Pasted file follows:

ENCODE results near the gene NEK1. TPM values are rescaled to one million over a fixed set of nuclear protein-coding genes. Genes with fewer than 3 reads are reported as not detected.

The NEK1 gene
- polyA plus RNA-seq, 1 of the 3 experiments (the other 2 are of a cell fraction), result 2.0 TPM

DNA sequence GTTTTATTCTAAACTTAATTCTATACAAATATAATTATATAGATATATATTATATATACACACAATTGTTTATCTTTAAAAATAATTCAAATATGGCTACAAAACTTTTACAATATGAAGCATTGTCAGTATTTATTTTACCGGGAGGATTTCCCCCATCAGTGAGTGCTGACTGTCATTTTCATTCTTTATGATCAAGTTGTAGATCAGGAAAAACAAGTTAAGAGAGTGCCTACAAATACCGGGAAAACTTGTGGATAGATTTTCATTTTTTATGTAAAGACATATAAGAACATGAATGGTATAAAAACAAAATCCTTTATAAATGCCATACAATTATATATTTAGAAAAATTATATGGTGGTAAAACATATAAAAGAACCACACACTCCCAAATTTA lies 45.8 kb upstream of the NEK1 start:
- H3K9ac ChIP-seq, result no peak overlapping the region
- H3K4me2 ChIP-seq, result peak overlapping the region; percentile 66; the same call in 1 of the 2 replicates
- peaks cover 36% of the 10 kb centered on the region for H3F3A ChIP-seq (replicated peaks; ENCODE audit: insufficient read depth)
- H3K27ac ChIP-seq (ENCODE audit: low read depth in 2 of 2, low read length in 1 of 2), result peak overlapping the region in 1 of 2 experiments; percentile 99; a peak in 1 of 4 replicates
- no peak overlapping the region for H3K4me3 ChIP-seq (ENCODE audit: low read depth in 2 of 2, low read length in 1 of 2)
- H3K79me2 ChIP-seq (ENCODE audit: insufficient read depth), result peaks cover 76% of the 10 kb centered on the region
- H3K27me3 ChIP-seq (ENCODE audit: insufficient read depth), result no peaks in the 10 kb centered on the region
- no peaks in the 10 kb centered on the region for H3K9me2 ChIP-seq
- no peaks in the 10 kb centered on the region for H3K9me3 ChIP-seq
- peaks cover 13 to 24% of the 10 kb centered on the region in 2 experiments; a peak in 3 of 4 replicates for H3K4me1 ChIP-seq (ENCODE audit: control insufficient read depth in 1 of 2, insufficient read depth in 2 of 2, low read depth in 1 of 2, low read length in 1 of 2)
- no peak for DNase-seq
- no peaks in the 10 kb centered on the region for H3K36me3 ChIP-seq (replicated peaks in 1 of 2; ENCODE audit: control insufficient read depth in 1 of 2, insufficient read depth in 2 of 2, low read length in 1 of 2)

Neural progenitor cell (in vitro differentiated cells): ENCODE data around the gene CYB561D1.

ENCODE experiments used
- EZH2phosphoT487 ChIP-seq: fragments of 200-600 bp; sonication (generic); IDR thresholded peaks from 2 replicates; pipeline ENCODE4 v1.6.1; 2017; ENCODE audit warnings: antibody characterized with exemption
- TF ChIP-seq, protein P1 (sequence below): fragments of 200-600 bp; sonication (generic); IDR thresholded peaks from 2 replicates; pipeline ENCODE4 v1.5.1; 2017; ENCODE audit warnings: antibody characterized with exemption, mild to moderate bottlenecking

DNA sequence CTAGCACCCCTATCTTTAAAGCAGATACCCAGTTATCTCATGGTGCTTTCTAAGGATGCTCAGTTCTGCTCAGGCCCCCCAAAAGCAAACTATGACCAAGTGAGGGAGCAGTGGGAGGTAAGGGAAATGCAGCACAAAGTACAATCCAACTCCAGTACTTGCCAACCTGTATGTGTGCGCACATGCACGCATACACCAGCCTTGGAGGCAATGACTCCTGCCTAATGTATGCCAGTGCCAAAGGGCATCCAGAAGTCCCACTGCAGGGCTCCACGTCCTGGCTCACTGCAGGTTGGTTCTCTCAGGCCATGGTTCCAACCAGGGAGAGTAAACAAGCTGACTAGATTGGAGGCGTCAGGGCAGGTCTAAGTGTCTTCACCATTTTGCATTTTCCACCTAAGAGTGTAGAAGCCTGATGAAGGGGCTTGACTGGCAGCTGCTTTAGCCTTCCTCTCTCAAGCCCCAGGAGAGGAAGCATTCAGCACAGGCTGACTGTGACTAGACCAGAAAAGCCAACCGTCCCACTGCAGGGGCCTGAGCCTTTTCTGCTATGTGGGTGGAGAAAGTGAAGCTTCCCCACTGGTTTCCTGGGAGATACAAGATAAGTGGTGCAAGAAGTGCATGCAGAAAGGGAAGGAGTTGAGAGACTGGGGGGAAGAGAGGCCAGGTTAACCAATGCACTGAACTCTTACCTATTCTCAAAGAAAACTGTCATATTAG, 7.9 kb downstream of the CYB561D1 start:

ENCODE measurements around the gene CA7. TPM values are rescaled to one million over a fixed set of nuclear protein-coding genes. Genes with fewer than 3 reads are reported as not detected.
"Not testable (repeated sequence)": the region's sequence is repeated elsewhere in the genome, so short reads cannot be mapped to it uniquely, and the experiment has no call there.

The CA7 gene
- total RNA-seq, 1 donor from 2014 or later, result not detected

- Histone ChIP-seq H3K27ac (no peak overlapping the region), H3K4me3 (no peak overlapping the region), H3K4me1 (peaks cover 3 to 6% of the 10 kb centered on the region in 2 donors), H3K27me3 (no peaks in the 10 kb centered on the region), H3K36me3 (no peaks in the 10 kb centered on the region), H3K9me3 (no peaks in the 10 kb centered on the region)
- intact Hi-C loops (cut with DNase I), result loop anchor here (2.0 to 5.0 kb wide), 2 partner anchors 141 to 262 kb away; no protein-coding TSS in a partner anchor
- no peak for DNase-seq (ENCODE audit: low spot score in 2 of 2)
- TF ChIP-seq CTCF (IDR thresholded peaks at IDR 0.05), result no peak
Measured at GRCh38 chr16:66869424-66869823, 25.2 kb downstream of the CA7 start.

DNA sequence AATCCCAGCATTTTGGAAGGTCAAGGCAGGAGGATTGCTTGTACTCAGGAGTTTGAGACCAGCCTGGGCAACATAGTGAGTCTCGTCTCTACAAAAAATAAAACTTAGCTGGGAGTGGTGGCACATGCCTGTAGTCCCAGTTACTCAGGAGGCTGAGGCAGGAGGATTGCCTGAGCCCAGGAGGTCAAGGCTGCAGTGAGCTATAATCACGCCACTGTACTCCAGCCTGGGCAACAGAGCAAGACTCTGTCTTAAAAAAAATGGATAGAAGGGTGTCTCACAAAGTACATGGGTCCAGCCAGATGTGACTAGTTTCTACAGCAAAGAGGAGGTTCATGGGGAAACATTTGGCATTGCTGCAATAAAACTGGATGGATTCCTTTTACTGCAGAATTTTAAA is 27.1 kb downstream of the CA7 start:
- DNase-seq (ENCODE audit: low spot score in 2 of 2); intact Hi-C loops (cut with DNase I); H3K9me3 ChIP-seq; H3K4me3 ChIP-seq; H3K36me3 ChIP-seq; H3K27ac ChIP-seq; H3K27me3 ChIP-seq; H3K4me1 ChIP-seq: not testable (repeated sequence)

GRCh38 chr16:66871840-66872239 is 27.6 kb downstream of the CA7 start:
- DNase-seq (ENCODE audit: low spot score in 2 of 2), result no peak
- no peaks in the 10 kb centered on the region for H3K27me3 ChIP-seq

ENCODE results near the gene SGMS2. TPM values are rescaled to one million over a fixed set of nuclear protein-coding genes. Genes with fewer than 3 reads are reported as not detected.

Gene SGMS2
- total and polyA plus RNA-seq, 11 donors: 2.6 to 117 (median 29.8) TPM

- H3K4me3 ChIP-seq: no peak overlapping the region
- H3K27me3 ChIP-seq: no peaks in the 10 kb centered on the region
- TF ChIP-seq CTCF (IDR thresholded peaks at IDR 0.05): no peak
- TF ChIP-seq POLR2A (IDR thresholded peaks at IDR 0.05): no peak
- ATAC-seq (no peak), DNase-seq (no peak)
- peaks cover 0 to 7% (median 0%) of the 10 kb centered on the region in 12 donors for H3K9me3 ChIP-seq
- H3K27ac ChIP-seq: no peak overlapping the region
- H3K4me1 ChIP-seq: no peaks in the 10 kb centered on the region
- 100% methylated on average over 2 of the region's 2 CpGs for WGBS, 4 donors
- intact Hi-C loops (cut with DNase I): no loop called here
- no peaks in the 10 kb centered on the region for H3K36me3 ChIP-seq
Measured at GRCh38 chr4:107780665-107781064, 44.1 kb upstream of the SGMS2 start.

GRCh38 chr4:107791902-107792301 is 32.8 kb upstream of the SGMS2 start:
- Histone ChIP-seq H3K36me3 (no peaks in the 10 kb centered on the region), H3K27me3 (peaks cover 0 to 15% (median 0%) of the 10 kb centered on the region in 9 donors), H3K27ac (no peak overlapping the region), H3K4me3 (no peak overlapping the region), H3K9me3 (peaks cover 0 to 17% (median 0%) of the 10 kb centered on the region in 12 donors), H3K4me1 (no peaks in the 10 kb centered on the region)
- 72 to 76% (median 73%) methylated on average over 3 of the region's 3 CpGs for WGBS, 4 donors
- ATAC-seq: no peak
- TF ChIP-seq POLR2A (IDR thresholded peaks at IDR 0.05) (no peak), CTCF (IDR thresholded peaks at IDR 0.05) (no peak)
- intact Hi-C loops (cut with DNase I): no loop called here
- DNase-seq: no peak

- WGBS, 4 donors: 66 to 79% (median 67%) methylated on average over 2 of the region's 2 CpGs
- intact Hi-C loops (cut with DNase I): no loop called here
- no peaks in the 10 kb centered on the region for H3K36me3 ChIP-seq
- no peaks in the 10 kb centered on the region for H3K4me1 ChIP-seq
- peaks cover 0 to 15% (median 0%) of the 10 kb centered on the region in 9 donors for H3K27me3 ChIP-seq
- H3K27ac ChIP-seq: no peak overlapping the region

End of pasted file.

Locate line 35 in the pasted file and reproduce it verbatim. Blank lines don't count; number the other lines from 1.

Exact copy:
- no peaks in the 10 kb centered on the region for H3K27me3 ChIP-seq